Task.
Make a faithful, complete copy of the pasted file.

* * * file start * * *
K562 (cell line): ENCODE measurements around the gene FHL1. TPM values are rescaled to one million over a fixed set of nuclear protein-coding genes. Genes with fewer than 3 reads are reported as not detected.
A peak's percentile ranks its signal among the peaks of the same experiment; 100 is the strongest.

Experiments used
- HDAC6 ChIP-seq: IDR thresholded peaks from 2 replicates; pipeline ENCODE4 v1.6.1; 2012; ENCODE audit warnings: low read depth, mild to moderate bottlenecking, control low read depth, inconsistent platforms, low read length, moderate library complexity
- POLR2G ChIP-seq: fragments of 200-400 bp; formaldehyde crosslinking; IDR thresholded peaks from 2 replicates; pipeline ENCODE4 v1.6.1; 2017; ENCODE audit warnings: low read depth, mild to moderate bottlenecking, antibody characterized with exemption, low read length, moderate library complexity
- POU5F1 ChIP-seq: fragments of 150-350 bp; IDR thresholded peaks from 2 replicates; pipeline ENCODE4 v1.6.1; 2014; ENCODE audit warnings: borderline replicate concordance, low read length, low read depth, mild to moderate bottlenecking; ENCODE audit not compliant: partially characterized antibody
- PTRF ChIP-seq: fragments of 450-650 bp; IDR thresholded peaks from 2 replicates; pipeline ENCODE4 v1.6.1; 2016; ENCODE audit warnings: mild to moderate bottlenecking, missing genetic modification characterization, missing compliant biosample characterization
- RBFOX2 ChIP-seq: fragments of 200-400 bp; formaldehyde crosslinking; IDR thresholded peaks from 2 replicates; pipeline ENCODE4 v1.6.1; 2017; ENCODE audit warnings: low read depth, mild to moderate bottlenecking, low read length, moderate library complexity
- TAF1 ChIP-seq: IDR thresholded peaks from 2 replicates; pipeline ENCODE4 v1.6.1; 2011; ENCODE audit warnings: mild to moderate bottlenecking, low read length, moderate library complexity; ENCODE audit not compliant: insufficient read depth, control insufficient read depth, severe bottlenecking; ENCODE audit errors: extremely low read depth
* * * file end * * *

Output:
K562 (cell line): ENCODE measurements around the gene FHL1. TPM values are rescaled to one million over a fixed set of nuclear protein-coding genes. Genes with fewer than 3 reads are reported as not detected.
A peak's percentile ranks its signal among the peaks of the same experiment; 100 is the strongest.

Experiments used
- HDAC6 ChIP-seq: IDR thresholded peaks from 2 replicates; pipeline ENCODE4 v1.6.1; 2012; ENCODE audit warnings: low read depth, mild to moderate bottlenecking, control low read depth, inconsistent platforms, low read length, moderate library complexity
- POLR2G ChIP-seq: fragments of 200-400 bp; formaldehyde crosslinking; IDR thresholded peaks from 2 replicates; pipeline ENCODE4 v1.6.1; 2017; ENCODE audit warnings: low read depth, mild to moderate bottlenecking, antibody characterized with exemption, low read length, moderate library complexity
- POU5F1 ChIP-seq: fragments of 150-350 bp; IDR thresholded peaks from 2 replicates; pipeline ENCODE4 v1.6.1; 2014; ENCODE audit warnings: borderline replicate concordance, low read length, low read depth, mild to moderate bottlenecking; ENCODE audit not compliant: partially characterized antibody
- PTRF ChIP-seq: fragments of 450-650 bp; IDR thresholded peaks from 2 replicates; pipeline ENCODE4 v1.6.1; 2016; ENCODE audit warnings: mild to moderate bottlenecking, missing genetic modification characterization, missing compliant biosample characterization
- RBFOX2 ChIP-seq: fragments of 200-400 bp; formaldehyde crosslinking; IDR thresholded peaks from 2 replicates; pipeline ENCODE4 v1.6.1; 2017; ENCODE audit warnings: low read depth, mild to moderate bottlenecking, low read length, moderate library complexity
- TAF1 ChIP-seq: IDR thresholded peaks from 2 replicates; pipeline ENCODE4 v1.6.1; 2011; ENCODE audit warnings: mild to moderate bottlenecking, low read length, moderate library complexity; ENCODE audit not compliant: insufficient read depth, control insufficient read depth, severe bottlenecking; ENCODE audit errors: extremely low read depth